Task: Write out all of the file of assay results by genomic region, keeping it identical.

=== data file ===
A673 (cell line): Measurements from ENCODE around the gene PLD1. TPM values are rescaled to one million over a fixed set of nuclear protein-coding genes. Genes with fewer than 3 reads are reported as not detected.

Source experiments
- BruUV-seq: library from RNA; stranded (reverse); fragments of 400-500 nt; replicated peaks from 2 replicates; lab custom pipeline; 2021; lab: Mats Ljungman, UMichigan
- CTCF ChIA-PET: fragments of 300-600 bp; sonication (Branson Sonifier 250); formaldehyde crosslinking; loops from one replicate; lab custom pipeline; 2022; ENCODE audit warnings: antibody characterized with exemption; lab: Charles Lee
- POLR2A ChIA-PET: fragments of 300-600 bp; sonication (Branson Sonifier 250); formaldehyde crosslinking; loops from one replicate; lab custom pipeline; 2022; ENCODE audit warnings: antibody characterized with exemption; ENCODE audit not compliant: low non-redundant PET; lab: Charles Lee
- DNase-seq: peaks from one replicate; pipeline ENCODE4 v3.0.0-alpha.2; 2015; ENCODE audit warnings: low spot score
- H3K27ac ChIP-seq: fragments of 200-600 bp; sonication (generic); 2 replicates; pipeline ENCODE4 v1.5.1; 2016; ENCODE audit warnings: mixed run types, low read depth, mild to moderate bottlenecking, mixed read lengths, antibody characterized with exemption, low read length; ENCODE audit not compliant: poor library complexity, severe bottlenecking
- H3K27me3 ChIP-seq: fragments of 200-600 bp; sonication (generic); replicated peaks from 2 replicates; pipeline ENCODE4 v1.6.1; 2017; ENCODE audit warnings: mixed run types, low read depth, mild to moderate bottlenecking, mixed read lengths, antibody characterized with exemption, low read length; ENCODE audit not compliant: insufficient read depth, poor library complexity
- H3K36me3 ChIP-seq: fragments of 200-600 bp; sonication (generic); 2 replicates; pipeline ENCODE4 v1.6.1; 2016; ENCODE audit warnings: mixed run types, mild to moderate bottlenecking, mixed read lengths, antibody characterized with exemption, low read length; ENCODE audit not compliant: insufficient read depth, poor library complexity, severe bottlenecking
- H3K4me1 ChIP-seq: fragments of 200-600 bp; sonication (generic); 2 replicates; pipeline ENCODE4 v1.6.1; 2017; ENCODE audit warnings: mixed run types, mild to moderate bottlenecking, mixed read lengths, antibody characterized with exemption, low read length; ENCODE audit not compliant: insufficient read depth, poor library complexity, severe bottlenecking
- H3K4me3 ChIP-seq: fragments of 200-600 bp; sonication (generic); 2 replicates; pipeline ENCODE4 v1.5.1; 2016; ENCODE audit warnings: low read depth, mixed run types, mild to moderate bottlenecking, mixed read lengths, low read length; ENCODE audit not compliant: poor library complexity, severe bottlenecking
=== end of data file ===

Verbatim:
A673 (cell line): Measurements from ENCODE around the gene PLD1. TPM values are rescaled to one million over a fixed set of nuclear protein-coding genes. Genes with fewer than 3 reads are reported as not detected.

Source experiments
- BruUV-seq: library from RNA; stranded (reverse); fragments of 400-500 nt; replicated peaks from 2 replicates; lab custom pipeline; 2021; lab: Mats Ljungman, UMichigan
- CTCF ChIA-PET: fragments of 300-600 bp; sonication (Branson Sonifier 250); formaldehyde crosslinking; loops from one replicate; lab custom pipeline; 2022; ENCODE audit warnings: antibody characterized with exemption; lab: Charles Lee
- POLR2A ChIA-PET: fragments of 300-600 bp; sonication (Branson Sonifier 250); formaldehyde crosslinking; loops from one replicate; lab custom pipeline; 2022; ENCODE audit warnings: antibody characterized with exemption; ENCODE audit not compliant: low non-redundant PET; lab: Charles Lee
- DNase-seq: peaks from one replicate; pipeline ENCODE4 v3.0.0-alpha.2; 2015; ENCODE audit warnings: low spot score
- H3K27ac ChIP-seq: fragments of 200-600 bp; sonication (generic); 2 replicates; pipeline ENCODE4 v1.5.1; 2016; ENCODE audit warnings: mixed run types, low read depth, mild to moderate bottlenecking, mixed read lengths, antibody characterized with exemption, low read length; ENCODE audit not compliant: poor library complexity, severe bottlenecking
- H3K27me3 ChIP-seq: fragments of 200-600 bp; sonication (generic); replicated peaks from 2 replicates; pipeline ENCODE4 v1.6.1; 2017; ENCODE audit warnings: mixed run types, low read depth, mild to moderate bottlenecking, mixed read lengths, antibody characterized with exemption, low read length; ENCODE audit not compliant: insufficient read depth, poor library complexity
- H3K36me3 ChIP-seq: fragments of 200-600 bp; sonication (generic); 2 replicates; pipeline ENCODE4 v1.6.1; 2016; ENCODE audit warnings: mixed run types, mild to moderate bottlenecking, mixed read lengths, antibody characterized with exemption, low read length; ENCODE audit not compliant: insufficient read depth, poor library complexity, severe bottlenecking
- H3K4me1 ChIP-seq: fragments of 200-600 bp; sonication (generic); 2 replicates; pipeline ENCODE4 v1.6.1; 2017; ENCODE audit warnings: mixed run types, mild to moderate bottlenecking, mixed read lengths, antibody characterized with exemption, low read length; ENCODE audit not compliant: insufficient read depth, poor library complexity, severe bottlenecking
- H3K4me3 ChIP-seq: fragments of 200-600 bp; sonication (generic); 2 replicates; pipeline ENCODE4 v1.5.1; 2016; ENCODE audit warnings: low read depth, mixed run types, mild to moderate bottlenecking, mixed read lengths, low read length; ENCODE audit not compliant: poor library complexity, severe bottlenecking